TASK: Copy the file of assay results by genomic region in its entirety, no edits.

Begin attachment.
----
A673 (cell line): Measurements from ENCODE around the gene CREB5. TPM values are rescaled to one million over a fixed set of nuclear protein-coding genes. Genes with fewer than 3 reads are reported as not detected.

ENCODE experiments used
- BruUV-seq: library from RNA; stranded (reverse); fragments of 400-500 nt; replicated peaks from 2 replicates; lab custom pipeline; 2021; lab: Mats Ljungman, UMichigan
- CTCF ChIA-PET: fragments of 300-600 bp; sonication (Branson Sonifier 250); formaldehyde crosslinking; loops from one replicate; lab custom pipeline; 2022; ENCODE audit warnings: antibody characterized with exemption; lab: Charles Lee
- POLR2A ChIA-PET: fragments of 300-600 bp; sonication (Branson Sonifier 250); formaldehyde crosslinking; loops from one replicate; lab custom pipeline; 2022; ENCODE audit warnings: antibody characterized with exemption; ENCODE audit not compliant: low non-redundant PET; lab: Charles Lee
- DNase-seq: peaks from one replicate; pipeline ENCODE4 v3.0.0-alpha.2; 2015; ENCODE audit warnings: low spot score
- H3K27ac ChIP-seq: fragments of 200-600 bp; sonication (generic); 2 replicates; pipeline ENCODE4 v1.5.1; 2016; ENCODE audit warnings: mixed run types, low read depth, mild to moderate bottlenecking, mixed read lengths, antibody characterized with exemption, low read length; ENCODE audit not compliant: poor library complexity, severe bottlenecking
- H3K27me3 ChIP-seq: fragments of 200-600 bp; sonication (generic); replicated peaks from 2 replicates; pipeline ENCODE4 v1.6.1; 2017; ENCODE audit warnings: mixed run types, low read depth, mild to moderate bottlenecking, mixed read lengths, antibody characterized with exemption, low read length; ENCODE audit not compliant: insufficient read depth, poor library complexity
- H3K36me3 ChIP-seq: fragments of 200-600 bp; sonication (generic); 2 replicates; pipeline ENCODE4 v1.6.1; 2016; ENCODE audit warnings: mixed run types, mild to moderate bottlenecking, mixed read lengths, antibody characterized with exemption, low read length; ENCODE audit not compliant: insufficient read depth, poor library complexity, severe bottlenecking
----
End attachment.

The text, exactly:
A673 (cell line): Measurements from ENCODE around the gene CREB5. TPM values are rescaled to one million over a fixed set of nuclear protein-coding genes. Genes with fewer than 3 reads are reported as not detected.

ENCODE experiments used
- BruUV-seq: library from RNA; stranded (reverse); fragments of 400-500 nt; replicated peaks from 2 replicates; lab custom pipeline; 2021; lab: Mats Ljungman, UMichigan
- CTCF ChIA-PET: fragments of 300-600 bp; sonication (Branson Sonifier 250); formaldehyde crosslinking; loops from one replicate; lab custom pipeline; 2022; ENCODE audit warnings: antibody characterized with exemption; lab: Charles Lee
- POLR2A ChIA-PET: fragments of 300-600 bp; sonication (Branson Sonifier 250); formaldehyde crosslinking; loops from one replicate; lab custom pipeline; 2022; ENCODE audit warnings: antibody characterized with exemption; ENCODE audit not compliant: low non-redundant PET; lab: Charles Lee
- DNase-seq: peaks from one replicate; pipeline ENCODE4 v3.0.0-alpha.2; 2015; ENCODE audit warnings: low spot score
- H3K27ac ChIP-seq: fragments of 200-600 bp; sonication (generic); 2 replicates; pipeline ENCODE4 v1.5.1; 2016; ENCODE audit warnings: mixed run types, low read depth, mild to moderate bottlenecking, mixed read lengths, antibody characterized with exemption, low read length; ENCODE audit not compliant: poor library complexity, severe bottlenecking
- H3K27me3 ChIP-seq: fragments of 200-600 bp; sonication (generic); replicated peaks from 2 replicates; pipeline ENCODE4 v1.6.1; 2017; ENCODE audit warnings: mixed run types, low read depth, mild to moderate bottlenecking, mixed read lengths, antibody characterized with exemption, low read length; ENCODE audit not compliant: insufficient read depth, poor library complexity
- H3K36me3 ChIP-seq: fragments of 200-600 bp; sonication (generic); 2 replicates; pipeline ENCODE4 v1.6.1; 2016; ENCODE audit warnings: mixed run types, mild to moderate bottlenecking, mixed read lengths, antibody characterized with exemption, low read length; ENCODE audit not compliant: insufficient read depth, poor library complexity, severe bottlenecking